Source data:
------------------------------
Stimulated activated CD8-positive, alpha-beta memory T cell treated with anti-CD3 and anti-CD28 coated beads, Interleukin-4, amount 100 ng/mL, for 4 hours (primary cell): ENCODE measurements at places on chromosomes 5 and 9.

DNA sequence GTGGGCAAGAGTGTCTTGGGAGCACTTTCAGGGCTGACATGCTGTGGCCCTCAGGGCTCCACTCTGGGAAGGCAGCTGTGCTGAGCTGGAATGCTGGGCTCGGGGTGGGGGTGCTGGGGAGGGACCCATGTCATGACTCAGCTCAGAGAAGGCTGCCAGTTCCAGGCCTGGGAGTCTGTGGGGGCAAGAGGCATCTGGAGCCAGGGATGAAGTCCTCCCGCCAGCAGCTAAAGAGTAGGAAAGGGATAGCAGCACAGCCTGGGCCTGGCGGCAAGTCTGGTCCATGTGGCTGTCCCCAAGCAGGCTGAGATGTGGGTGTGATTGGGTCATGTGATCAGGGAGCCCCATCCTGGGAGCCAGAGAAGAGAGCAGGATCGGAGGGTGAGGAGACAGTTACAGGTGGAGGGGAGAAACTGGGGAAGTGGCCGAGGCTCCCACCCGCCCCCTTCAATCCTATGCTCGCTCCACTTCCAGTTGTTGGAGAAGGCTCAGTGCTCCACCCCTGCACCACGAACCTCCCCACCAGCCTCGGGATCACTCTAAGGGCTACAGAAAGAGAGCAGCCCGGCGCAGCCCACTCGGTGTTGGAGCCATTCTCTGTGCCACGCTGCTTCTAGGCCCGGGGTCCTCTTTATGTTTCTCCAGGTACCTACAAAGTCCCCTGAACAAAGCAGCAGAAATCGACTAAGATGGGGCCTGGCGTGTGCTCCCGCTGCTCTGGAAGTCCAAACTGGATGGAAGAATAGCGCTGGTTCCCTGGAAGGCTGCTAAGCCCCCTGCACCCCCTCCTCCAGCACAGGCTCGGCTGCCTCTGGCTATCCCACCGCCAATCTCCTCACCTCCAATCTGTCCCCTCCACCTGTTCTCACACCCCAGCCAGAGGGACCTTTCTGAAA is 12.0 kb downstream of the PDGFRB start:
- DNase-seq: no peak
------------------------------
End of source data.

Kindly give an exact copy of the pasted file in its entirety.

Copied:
Stimulated activated CD8-positive, alpha-beta memory T cell treated with anti-CD3 and anti-CD28 coated beads, Interleukin-4, amount 100 ng/mL, for 4 hours (primary cell): ENCODE measurements at places on chromosomes 5 and 9.

DNA sequence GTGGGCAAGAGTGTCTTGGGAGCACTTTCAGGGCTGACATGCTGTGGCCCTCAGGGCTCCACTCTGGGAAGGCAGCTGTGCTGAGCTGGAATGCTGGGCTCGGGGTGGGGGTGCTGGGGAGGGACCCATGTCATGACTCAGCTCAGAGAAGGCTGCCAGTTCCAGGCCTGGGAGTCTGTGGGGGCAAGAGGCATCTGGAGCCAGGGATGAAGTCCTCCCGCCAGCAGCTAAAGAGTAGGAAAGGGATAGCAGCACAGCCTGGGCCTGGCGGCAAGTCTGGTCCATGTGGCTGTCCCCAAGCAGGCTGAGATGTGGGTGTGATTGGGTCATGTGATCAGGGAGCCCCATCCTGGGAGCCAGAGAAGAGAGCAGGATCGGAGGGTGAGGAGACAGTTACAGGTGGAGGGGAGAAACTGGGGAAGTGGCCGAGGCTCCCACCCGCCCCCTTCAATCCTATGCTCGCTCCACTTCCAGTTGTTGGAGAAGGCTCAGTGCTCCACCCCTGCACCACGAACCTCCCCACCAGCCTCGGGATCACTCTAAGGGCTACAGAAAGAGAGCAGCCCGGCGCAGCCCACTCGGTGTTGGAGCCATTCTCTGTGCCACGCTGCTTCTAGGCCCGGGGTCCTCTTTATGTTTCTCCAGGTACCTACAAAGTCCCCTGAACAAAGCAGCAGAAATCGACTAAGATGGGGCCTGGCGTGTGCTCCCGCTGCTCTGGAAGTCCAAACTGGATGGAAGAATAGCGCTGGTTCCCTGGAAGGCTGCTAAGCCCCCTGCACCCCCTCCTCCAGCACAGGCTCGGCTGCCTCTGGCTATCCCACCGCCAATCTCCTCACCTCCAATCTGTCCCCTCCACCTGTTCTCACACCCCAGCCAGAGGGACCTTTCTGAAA is 12.0 kb downstream of the PDGFRB start:
- DNase-seq: no peak